Your favorite Instagram influencer can post about self-care all day, showing glamorous pictures of bubble baths and retreats. Leaders across the country can offer lip service on the need to address mental health. A company can send an email to its employees honoring Mental Health Awareness Month.
But true mental health changes look much different from that.
An estimated 1 in 4 American adults lives with a mental health condition. The COVID-19 crisis has likely added to this figure, leading to what mental health experts colloquially call a second pandemic. Burnout, issues with alcohol, depression, anxiety, grief and more have touched millions of Americans over the past two years. On top of that, children’s mental health concerns have been spiking, exacerbating an already bleak situation. It prompted the American Academy of Pediatrics and other medical groups to declare a national emergency in youth mental health.
Top mental health experts know ways to address it. But making it happen ― in a sea of dissenting political opinions, lack of funding, health care employee shortages and other obstacles ― is much harder.
Here are just a few of the actual changes mental health professionals say we need from inside ourselves, in our homes and across the country right now:
Coping strategies from a younger age
When did you first learn to deep-breathe your way through a stressful situation? Potentially not early enough, according to Reena B. Patel, a licensed educational psychologist, board-certified behavior analyst and author of “Winnie & Her Worries.”
She is teaching children as young as 3 how to compartmentalize problems and reduce anxiety through her own programs ― and she said many more educational systems like this need to exist.
“We need to be addressing ways to cope with everyday stressors at a young age. I get them as teenagers and it is so difficult because they have established poor coping mechanisms,” she said. “Those teenagers become adults and then we’ve got this huge problem.”
She wants parents to stop trying to “save the day” for their toddlers, instead of helping them handle situations on their own with parental guidance. Another important change includes parents evaluating how they handle stress themselves, as kids are watching and learning from them.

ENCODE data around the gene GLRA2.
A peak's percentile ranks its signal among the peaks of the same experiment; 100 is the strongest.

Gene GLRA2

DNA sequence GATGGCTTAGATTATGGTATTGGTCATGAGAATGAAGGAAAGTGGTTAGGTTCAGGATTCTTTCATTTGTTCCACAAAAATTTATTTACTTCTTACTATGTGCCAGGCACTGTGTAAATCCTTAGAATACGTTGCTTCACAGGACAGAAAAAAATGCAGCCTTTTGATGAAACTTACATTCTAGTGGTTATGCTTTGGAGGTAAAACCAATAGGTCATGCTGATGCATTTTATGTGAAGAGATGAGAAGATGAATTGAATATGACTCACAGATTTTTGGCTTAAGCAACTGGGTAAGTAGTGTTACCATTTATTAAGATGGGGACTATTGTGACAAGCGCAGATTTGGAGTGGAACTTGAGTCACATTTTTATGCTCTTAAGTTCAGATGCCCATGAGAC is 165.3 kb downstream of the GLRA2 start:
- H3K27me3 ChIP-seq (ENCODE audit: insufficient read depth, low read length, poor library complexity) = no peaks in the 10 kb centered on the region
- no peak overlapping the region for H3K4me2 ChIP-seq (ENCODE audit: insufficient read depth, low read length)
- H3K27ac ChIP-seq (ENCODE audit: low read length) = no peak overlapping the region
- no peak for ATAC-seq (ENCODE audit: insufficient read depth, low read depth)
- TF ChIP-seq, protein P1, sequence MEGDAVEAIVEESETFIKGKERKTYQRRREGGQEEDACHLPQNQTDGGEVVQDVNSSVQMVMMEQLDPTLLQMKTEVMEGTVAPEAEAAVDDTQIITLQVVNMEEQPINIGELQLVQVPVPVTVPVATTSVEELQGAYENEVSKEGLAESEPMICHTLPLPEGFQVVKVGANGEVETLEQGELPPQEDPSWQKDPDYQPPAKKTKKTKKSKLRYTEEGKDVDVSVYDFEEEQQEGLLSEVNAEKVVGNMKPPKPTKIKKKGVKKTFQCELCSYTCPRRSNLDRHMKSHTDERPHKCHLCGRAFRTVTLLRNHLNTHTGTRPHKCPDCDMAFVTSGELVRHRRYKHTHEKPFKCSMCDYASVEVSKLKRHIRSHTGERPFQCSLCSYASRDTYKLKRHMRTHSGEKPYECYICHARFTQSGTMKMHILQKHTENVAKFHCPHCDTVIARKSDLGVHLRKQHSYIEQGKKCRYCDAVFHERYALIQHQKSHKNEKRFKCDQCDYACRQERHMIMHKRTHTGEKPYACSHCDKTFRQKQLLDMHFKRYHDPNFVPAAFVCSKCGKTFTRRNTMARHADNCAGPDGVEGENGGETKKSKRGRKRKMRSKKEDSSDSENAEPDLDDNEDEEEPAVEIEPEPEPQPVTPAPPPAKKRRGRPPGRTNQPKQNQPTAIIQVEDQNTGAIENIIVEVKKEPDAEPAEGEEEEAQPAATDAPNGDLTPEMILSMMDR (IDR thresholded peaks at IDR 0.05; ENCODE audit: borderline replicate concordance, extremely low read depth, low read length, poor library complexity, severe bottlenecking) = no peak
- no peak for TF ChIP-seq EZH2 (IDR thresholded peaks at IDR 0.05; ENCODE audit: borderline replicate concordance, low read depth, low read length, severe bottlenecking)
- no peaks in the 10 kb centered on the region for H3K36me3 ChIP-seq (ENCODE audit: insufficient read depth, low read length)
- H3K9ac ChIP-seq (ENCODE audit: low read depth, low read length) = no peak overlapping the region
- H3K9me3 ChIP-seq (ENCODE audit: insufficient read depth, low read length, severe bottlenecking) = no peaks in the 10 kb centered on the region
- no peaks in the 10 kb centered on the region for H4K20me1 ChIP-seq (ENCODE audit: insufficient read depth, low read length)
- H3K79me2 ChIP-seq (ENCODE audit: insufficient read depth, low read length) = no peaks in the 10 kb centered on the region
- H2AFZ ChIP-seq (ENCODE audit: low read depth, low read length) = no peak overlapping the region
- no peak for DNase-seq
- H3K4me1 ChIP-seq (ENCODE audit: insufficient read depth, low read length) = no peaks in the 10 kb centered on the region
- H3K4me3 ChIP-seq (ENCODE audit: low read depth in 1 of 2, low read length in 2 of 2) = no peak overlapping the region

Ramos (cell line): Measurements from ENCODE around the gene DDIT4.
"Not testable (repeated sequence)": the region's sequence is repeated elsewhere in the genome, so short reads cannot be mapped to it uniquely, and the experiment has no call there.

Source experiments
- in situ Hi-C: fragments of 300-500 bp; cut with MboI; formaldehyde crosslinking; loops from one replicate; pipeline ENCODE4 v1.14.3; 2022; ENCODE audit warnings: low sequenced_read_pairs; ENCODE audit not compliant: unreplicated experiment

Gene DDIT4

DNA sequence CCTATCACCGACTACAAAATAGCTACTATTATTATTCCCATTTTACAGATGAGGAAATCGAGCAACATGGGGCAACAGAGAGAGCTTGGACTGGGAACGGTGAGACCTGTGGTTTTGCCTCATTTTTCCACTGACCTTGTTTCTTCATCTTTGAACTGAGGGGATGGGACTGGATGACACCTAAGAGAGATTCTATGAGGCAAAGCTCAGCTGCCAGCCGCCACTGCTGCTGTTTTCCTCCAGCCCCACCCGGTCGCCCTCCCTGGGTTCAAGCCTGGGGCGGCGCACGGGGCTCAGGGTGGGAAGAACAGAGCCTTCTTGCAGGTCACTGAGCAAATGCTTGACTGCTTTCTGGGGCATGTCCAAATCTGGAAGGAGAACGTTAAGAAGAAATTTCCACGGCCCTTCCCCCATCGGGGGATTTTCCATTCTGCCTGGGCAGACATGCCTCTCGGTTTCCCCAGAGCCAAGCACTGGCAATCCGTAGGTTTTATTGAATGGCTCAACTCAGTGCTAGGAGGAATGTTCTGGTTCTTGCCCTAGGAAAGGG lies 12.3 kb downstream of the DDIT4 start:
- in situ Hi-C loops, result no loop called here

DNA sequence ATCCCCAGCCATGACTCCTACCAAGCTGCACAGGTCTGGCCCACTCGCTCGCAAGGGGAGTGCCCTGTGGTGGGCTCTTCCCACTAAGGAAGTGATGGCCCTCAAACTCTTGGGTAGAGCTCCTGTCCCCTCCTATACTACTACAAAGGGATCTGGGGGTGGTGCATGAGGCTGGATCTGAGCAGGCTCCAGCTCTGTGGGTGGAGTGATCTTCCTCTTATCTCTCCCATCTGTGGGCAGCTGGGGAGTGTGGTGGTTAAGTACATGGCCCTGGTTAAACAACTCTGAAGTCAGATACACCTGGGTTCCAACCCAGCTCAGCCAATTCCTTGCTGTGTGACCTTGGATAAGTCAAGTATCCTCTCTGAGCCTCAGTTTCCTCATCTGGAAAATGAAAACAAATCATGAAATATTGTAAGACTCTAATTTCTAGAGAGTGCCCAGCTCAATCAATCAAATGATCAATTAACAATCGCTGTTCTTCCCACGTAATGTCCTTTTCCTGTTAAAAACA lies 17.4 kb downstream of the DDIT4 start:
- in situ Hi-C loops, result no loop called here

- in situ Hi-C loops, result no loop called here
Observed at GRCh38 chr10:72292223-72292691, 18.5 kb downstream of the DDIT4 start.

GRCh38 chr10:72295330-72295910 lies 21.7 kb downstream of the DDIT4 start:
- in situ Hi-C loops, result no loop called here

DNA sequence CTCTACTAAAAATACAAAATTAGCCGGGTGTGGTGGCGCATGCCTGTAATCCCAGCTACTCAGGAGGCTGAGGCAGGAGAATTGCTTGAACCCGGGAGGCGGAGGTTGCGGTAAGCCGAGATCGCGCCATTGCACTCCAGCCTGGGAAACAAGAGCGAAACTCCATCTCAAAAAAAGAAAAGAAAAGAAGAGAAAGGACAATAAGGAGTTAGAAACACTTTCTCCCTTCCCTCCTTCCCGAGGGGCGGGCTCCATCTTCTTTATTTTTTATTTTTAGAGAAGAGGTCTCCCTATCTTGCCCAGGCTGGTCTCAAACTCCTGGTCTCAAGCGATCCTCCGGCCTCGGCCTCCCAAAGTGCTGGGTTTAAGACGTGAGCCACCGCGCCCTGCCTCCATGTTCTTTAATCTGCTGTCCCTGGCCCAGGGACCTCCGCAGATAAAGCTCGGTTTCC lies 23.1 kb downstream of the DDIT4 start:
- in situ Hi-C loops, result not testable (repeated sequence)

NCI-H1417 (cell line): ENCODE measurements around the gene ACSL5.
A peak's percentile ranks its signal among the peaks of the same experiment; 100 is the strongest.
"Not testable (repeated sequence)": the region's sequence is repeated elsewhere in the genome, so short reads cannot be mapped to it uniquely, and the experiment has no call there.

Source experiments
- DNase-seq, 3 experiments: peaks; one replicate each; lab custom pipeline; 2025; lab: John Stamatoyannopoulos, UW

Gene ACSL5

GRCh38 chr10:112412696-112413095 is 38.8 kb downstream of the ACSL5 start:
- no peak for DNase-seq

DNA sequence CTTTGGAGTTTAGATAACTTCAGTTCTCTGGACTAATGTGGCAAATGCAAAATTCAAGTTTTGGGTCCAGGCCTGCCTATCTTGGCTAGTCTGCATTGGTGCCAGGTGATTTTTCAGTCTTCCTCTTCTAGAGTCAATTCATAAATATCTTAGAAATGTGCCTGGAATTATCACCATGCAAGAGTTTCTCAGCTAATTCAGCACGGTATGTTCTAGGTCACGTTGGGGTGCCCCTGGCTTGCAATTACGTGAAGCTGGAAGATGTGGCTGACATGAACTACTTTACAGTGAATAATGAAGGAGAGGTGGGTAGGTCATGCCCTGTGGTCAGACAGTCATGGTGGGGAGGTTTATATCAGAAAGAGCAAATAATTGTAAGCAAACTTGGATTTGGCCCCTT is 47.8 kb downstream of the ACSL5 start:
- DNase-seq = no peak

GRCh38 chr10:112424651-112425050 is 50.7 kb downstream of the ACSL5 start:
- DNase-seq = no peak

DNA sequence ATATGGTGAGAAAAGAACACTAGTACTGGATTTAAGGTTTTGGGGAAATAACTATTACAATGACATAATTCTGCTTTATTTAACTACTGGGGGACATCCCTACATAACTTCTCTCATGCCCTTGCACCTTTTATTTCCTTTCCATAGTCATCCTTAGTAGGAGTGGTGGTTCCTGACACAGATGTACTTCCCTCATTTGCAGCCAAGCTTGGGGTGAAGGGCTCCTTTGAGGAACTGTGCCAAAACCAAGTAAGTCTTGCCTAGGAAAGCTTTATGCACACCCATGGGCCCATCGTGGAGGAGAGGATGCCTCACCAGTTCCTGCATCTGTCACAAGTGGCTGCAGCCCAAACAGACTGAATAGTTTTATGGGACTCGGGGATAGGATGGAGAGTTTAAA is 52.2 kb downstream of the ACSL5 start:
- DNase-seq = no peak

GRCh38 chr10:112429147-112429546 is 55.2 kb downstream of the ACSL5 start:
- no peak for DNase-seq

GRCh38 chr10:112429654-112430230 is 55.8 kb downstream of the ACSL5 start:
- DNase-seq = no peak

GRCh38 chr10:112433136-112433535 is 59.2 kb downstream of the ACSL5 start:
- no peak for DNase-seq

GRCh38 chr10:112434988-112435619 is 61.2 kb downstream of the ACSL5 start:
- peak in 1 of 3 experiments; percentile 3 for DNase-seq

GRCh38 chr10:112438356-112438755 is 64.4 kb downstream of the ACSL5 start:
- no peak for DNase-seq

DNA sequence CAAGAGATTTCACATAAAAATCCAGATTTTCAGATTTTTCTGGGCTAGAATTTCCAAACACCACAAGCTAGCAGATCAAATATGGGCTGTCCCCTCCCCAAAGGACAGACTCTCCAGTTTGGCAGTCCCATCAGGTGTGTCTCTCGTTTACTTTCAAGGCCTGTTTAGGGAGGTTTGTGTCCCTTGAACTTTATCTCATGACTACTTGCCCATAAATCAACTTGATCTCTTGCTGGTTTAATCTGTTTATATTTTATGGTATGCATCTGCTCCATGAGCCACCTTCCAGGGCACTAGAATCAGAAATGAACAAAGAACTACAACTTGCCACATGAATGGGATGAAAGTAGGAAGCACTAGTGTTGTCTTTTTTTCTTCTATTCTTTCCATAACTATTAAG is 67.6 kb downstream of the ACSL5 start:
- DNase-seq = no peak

Mandated social-emotional learning
The current school structure doesn’t align with how we live now, according to Bethany Cook, a licensed clinical psychologist in Chicago. Cook explained that the system was established for a farming society, not a wide mix of neurodivergent individuals, including those with mental health conditions such as ADHD.
Implementing social-emotional learning (SEL) for all schools, which would address kids’ social, emotional, behavioral and mental health needs, would allow young people to better thrive in a learning environment. According to Cook, SEL would include increased access to and education on mental health resources and strategies, from coping mechanisms like deep breathing to increased school staff training to handle social and emotional concerns. Currently, about 3 in 4 schools teach SEL nationwide, according to an Education Week survey.
Paid mental wellness days and better work flexibility
Patel said both students and adults need mental health days that aren’t tied to sick days in any way as well.
“[Companies should] really separate that in HR policies, and almost praise individuals and reinforce them for taking time to reset,” she said, emphasizing that employees shouldn’t have to mask it under the pretense of illness or another excuse.
“It’s not a day you’re taking because you have a cold or a personal day because you are feeling extra tired. It’s a day that you actually need to help individuals,” she explained, noting that it would also be ideal to provide resources or advice that may help a person’s mental well-being.